Clarice S. Madruga, Ronaldo Laranjeira, Raul Caetano, Ilana Pinsky, Marcos Zaleski, Cleusa P. Ferri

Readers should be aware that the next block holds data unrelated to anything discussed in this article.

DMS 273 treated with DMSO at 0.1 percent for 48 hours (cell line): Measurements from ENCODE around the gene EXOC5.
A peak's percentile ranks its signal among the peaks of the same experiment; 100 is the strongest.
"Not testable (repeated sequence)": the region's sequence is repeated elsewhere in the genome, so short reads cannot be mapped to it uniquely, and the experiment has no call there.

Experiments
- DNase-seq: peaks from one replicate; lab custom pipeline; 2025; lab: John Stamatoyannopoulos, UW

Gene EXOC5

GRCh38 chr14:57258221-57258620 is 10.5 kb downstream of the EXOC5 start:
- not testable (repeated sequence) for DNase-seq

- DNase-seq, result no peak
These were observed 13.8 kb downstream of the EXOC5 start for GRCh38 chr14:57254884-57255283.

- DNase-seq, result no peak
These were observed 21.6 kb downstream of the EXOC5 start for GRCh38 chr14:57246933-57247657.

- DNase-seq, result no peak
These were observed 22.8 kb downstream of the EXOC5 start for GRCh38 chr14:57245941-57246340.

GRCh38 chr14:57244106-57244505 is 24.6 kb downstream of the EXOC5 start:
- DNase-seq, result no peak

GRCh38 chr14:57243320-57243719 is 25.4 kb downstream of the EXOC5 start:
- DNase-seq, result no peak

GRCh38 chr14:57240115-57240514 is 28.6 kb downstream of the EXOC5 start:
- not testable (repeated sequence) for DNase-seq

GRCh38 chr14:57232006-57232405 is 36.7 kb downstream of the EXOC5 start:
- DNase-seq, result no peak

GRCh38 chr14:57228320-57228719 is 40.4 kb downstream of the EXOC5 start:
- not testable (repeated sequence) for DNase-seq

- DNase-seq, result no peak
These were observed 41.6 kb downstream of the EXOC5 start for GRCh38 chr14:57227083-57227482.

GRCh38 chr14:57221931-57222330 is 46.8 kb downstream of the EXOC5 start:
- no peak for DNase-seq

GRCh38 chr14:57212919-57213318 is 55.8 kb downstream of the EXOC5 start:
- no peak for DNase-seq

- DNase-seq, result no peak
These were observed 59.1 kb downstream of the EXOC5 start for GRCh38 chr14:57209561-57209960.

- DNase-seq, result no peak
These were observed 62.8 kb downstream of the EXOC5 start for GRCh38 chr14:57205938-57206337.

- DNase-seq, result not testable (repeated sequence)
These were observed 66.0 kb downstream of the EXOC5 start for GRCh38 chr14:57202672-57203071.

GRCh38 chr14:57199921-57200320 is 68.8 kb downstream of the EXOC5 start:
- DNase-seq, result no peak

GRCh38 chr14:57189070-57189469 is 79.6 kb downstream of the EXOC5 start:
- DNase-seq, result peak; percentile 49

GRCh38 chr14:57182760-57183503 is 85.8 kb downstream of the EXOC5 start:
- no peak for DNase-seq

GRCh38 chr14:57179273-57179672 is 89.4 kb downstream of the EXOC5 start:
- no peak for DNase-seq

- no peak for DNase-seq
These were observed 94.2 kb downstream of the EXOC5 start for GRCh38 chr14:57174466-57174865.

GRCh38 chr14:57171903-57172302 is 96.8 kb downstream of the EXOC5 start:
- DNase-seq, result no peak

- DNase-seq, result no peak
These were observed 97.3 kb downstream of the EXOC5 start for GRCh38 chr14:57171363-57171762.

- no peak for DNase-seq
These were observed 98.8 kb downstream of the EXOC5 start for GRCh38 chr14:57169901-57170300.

Brazil is theifth most populated country in the world with 20% of its population aged between 15 and 24 years old (IBGE, 2000). No special license is required to sell alcohol in the country, where it is extremely cheap and readily available. There are national laws to prevent the under aged from buying beverages, yet they are scarcely enforced. A slightly different scenario is seen regarding tobacco use. Changes in the law have broadly restricted advertising and innovative anti-smoke campaigns are taking place (Instituto Nacional de Cancer, 2009). However, the increasing gross domestic product (GDP) should negatively affect any possible improvement those campaigns could achieve (Menezes et al., 2009). The World Health Organization (WHO, 2002) reported that not only are increasing numbers of young people in developing countries resorting to licit and illicit substances for recreation and excitement but problems associated with the use of illegal drugs are also on the rise. The use of illegal psychotropic substances among adolescents has also become a major social and health problem in Brazil (Batistoni, Neri, & Cupertino, 2000).